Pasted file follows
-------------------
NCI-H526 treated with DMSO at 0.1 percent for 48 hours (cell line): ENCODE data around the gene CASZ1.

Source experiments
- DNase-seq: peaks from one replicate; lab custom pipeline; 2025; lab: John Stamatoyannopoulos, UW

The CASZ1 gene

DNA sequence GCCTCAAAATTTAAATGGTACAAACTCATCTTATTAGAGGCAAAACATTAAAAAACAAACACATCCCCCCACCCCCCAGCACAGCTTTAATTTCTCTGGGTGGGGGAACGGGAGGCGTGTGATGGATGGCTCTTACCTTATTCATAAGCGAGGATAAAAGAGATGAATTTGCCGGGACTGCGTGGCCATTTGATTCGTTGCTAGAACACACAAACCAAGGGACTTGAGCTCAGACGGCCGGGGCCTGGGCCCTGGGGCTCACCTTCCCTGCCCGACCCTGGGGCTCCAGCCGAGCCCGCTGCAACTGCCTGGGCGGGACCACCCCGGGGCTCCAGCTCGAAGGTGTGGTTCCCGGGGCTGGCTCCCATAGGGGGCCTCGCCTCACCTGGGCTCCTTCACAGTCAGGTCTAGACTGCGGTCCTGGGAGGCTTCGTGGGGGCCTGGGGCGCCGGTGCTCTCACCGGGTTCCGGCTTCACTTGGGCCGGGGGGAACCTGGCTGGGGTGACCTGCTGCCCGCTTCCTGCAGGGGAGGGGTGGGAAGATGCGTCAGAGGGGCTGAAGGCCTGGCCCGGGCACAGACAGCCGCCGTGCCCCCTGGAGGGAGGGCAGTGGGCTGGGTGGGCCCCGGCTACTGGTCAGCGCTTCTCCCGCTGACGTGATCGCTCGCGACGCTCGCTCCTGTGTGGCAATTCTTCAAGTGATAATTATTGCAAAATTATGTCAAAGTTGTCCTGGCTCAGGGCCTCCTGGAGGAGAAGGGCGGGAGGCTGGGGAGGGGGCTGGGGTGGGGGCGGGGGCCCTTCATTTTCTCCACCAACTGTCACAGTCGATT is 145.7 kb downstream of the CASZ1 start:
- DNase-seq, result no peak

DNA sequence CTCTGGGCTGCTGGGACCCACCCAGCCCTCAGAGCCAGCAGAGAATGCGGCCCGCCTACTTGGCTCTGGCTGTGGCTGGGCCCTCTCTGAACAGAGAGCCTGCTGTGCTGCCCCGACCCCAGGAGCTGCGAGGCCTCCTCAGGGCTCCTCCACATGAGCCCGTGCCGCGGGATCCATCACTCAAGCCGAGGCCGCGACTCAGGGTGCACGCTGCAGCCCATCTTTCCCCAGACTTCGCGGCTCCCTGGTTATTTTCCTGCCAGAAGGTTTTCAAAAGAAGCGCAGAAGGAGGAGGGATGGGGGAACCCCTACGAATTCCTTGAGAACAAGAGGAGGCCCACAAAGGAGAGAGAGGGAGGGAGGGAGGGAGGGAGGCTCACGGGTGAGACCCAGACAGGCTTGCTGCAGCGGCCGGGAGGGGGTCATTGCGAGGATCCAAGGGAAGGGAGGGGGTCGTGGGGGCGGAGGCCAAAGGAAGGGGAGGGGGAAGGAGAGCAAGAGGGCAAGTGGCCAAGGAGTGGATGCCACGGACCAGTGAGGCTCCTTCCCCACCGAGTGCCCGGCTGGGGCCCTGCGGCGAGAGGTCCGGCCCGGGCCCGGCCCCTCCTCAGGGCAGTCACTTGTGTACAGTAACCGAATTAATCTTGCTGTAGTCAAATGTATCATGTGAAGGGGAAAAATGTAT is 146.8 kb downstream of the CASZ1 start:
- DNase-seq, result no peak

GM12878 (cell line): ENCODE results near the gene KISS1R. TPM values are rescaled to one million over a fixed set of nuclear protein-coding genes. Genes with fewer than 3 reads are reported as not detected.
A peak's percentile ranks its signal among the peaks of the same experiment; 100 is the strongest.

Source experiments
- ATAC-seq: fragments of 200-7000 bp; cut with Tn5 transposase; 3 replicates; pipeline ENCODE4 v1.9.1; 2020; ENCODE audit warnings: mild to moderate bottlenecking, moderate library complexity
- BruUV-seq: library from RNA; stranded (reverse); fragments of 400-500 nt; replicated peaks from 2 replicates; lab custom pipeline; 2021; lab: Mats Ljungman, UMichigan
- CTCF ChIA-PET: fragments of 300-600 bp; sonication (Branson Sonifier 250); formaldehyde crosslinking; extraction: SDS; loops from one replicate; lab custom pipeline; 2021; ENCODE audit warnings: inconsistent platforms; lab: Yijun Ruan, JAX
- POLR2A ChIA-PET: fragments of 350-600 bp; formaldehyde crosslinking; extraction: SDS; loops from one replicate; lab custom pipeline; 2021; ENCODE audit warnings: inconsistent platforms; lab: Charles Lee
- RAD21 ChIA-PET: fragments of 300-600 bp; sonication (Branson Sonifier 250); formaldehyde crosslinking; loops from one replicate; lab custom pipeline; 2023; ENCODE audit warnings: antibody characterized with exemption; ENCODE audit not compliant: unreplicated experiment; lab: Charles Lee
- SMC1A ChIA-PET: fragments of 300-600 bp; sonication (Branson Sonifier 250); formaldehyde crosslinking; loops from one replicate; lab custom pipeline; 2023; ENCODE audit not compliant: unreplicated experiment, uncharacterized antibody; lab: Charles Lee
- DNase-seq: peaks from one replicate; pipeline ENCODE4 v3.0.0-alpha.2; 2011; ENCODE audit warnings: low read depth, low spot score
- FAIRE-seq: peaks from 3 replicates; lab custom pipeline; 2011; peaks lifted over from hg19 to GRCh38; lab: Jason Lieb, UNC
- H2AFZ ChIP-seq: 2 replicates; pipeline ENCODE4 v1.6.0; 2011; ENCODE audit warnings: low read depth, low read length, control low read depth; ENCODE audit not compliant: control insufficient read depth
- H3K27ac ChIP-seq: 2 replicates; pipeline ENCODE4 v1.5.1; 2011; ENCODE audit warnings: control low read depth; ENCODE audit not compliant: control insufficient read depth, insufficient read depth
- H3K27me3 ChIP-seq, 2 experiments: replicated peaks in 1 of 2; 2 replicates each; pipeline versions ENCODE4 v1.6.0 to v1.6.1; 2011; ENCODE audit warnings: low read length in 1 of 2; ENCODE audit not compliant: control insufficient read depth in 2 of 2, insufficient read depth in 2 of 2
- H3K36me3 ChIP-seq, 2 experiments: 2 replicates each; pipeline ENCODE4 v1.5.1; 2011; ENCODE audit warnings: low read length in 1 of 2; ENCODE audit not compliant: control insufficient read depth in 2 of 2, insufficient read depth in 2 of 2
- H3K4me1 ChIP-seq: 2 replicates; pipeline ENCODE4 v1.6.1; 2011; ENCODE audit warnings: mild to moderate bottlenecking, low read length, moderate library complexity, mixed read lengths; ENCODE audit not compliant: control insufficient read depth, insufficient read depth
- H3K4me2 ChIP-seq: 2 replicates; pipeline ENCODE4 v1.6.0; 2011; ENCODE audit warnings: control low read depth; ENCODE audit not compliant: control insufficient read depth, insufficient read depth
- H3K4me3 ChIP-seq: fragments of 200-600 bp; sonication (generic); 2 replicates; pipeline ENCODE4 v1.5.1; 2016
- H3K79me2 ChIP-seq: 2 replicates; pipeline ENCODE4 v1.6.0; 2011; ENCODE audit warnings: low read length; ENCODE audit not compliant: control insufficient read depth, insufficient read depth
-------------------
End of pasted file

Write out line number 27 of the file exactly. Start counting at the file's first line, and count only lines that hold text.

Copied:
- H3K79me2 ChIP-seq: 2 replicates; pipeline ENCODE4 v1.6.0; 2011; ENCODE audit warnings: low read length; ENCODE audit not compliant: control insufficient read depth, insufficient read depth